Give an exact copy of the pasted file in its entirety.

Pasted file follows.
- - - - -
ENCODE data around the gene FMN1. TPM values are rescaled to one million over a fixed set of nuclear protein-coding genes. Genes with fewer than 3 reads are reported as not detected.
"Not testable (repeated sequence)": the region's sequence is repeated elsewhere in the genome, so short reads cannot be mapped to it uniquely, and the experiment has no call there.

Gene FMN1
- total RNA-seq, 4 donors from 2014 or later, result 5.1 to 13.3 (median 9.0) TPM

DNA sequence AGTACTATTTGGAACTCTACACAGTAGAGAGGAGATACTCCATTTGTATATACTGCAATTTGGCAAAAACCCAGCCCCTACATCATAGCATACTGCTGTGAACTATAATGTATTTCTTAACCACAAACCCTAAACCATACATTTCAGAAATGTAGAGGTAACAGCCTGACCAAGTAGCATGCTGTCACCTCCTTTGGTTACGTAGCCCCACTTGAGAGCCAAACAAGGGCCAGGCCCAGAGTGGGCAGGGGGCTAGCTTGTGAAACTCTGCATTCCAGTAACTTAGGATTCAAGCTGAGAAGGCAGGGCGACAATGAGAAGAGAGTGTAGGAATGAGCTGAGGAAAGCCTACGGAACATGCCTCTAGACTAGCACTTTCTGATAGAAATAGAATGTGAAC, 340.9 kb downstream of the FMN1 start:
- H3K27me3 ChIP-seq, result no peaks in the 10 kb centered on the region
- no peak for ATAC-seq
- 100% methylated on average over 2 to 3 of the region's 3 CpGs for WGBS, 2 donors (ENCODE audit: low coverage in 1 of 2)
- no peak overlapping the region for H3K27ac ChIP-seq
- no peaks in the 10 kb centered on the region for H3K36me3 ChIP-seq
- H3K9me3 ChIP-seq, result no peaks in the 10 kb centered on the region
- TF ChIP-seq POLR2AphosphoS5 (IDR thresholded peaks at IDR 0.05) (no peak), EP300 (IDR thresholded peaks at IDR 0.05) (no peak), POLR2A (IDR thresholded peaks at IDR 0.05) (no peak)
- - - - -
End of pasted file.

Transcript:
ENCODE data around the gene FMN1. TPM values are rescaled to one million over a fixed set of nuclear protein-coding genes. Genes with fewer than 3 reads are reported as not detected.
"Not testable (repeated sequence)": the region's sequence is repeated elsewhere in the genome, so short reads cannot be mapped to it uniquely, and the experiment has no call there.

Gene FMN1
- total RNA-seq, 4 donors from 2014 or later, result 5.1 to 13.3 (median 9.0) TPM

DNA sequence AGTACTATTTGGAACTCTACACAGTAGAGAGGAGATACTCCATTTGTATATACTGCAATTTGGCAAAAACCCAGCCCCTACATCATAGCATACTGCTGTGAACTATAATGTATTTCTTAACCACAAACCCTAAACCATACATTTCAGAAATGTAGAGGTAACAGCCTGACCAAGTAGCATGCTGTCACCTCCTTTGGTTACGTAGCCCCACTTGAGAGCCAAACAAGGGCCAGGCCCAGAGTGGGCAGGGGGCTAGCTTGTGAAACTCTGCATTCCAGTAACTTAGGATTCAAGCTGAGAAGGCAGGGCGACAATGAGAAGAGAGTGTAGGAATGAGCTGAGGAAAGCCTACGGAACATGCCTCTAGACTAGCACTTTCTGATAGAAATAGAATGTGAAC, 340.9 kb downstream of the FMN1 start:
- H3K27me3 ChIP-seq, result no peaks in the 10 kb centered on the region
- no peak for ATAC-seq
- 100% methylated on average over 2 to 3 of the region's 3 CpGs for WGBS, 2 donors (ENCODE audit: low coverage in 1 of 2)
- no peak overlapping the region for H3K27ac ChIP-seq
- no peaks in the 10 kb centered on the region for H3K36me3 ChIP-seq
- H3K9me3 ChIP-seq, result no peaks in the 10 kb centered on the region
- TF ChIP-seq POLR2AphosphoS5 (IDR thresholded peaks at IDR 0.05) (no peak), EP300 (IDR thresholded peaks at IDR 0.05) (no peak), POLR2A (IDR thresholded peaks at IDR 0.05) (no peak)